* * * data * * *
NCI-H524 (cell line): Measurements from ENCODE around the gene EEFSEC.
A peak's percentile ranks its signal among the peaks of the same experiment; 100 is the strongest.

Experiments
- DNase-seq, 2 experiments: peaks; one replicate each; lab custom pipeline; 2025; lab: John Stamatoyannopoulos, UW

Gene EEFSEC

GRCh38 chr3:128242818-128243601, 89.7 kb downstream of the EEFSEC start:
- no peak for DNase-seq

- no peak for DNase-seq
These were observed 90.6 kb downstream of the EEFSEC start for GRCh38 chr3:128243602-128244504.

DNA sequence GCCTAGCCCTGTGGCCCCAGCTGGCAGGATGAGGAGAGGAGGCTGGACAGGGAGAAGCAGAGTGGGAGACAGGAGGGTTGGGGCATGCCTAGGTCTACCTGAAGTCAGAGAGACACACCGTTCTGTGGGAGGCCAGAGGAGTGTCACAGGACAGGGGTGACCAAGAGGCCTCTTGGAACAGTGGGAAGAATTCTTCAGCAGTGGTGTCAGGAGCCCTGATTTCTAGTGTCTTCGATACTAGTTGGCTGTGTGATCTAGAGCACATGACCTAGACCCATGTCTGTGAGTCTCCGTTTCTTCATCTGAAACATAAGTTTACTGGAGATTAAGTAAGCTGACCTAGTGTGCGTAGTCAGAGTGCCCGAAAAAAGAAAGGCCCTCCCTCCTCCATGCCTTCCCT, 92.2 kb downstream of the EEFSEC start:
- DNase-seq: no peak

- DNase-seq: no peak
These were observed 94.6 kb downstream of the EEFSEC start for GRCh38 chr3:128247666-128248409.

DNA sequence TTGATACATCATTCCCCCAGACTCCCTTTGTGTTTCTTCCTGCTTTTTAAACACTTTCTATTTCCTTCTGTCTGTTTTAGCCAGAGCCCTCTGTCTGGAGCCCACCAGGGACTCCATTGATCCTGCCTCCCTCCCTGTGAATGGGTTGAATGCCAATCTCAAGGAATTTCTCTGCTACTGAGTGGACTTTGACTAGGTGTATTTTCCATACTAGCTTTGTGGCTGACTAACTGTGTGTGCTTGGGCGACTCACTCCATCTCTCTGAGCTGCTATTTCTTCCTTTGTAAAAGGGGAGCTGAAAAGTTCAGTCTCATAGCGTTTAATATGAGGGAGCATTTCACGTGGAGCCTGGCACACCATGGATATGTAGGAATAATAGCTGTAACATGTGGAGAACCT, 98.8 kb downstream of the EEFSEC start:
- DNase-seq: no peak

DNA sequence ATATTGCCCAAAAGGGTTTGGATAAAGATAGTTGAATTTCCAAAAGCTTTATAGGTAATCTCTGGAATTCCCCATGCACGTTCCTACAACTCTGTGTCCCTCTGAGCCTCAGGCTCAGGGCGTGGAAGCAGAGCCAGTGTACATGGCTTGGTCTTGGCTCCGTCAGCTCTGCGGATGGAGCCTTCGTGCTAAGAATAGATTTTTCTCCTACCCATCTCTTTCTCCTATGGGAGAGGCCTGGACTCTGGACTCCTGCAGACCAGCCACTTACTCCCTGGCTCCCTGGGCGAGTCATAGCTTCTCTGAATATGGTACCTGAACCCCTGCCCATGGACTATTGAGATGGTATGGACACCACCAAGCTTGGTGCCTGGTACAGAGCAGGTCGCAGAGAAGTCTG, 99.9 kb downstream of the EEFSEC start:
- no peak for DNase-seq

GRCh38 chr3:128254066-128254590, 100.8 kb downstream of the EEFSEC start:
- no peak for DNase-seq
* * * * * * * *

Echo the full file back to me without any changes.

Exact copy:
NCI-H524 (cell line): Measurements from ENCODE around the gene EEFSEC.
A peak's percentile ranks its signal among the peaks of the same experiment; 100 is the strongest.

Experiments
- DNase-seq, 2 experiments: peaks; one replicate each; lab custom pipeline; 2025; lab: John Stamatoyannopoulos, UW

Gene EEFSEC

GRCh38 chr3:128242818-128243601, 89.7 kb downstream of the EEFSEC start:
- no peak for DNase-seq

- no peak for DNase-seq
These were observed 90.6 kb downstream of the EEFSEC start for GRCh38 chr3:128243602-128244504.

DNA sequence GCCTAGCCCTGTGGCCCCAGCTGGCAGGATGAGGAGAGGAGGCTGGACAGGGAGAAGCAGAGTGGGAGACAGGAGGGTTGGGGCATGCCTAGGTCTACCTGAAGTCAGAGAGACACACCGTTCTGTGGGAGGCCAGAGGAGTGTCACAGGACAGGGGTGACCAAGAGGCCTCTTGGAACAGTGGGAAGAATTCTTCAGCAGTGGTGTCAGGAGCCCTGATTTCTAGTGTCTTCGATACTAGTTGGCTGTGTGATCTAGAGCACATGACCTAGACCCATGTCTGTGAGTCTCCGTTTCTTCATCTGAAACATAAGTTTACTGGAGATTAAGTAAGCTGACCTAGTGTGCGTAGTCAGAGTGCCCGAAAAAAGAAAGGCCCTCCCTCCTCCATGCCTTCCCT, 92.2 kb downstream of the EEFSEC start:
- DNase-seq: no peak

- DNase-seq: no peak
These were observed 94.6 kb downstream of the EEFSEC start for GRCh38 chr3:128247666-128248409.

DNA sequence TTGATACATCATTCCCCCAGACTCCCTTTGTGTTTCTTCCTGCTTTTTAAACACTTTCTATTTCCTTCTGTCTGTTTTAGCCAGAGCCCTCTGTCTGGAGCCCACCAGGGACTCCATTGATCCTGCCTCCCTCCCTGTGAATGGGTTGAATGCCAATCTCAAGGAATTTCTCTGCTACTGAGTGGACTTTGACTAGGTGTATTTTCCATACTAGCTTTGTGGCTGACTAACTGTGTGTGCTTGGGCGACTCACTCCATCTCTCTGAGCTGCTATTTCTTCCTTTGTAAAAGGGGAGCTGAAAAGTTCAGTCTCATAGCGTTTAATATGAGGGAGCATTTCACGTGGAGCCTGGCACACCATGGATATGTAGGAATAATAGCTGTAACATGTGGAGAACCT, 98.8 kb downstream of the EEFSEC start:
- DNase-seq: no peak

DNA sequence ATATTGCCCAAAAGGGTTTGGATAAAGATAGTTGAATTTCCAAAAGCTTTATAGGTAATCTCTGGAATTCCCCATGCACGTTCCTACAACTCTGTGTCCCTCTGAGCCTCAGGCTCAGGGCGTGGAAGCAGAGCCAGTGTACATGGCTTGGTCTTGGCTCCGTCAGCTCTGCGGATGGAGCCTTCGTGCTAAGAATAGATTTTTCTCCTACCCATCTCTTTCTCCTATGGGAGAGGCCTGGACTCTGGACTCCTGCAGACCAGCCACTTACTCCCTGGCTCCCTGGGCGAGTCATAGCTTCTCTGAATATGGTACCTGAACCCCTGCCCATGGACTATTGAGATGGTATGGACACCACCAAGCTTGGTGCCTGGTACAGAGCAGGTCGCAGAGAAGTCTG, 99.9 kb downstream of the EEFSEC start:
- no peak for DNase-seq

GRCh38 chr3:128254066-128254590, 100.8 kb downstream of the EEFSEC start:
- no peak for DNase-seq